Today we made the fourth donation on your behalf. This time to an Australian based organization that arranges for severely handicapped and sick children to receive medical care. It is called "Children's Hope in Action" and their website is www.childrenshopeinaction.org

Posted by Hawkson 21:29 Archived in Vietnam Comments (2)

Rebecca's Backpack

sunny 28 °C

This is Rebecca. She is usually a very chipper Aussie. But today she is looking glum because she took the cheapie junk tour of Ha Long Bay - Crikey! What a BIG mistake Rebecca!

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But this is Rebecca's backpack with Sheila and friends. Unlike glum Rebecca, her backpack looks jolly cheerful because it took the luxury cruise with us - Way to go Rebecca's backpack.

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We can't be certain that Rebecca's backpack planned it this way, but while Rebecca thought her faithful piece of luggage was lounging securely in her hotel's baggage room until her return, the crafty sack slipped aboard our tour bus and came on the cruise with us to Ha Long Bay. And what a time it had - five star accommodation, superb haute cuisine, and even a visit with the captain on the bridge of our junk. It is a trip that Rebecca's backpack will never forget. Poor Rebecca. She'll only have memories of a vomit blocked toilet and fifty drunks singing "Waltzing bleepin' Matilda."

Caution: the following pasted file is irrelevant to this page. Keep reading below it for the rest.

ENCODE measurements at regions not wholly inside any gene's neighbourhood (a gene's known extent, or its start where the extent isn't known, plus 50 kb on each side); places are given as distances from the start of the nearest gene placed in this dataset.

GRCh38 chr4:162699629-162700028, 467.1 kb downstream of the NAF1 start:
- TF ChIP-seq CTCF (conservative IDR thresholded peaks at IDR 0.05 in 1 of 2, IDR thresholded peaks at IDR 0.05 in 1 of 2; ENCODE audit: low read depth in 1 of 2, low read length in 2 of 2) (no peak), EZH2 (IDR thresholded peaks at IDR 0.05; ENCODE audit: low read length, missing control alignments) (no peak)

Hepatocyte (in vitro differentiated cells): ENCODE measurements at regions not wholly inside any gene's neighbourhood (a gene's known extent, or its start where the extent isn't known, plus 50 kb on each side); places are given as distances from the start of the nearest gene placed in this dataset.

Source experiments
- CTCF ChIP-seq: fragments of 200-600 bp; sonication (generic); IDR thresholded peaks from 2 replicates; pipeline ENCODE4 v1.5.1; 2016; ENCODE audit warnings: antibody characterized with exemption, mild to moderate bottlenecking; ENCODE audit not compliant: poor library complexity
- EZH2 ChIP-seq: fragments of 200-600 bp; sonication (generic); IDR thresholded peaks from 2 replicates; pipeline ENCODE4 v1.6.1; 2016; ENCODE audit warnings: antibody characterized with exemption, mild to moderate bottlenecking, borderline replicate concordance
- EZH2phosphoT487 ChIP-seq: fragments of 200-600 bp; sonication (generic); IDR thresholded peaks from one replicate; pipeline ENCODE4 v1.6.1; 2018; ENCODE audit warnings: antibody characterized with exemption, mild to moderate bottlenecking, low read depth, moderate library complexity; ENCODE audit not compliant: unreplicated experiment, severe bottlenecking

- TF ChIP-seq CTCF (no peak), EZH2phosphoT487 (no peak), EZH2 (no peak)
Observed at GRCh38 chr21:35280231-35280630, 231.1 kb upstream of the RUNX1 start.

Apologies to Steve Butler of The West Australian newspaper for scooping this splash.

Posted by Hawkson 01:50 Archived in Vietnam Tagged backpacking Comments (0)

It's a dog's life on the roads here!

overcast 20 °C

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Hoi-An is geographically halfway between Hanoi and Ho Chi Minh City, but it is a world away from both of these crazy, chaotic cities. We have only been here half a day and have already been ensnared by the ancient labyrinth of tiny shophouses and fine restaurants. But tourism is at least 50% down and the top end of the market has been devastated. Enormous luxury hotels that line the bay lie empty and, on our way here from Hue, we passed numerous partly built resorts that are destined to become white elephants.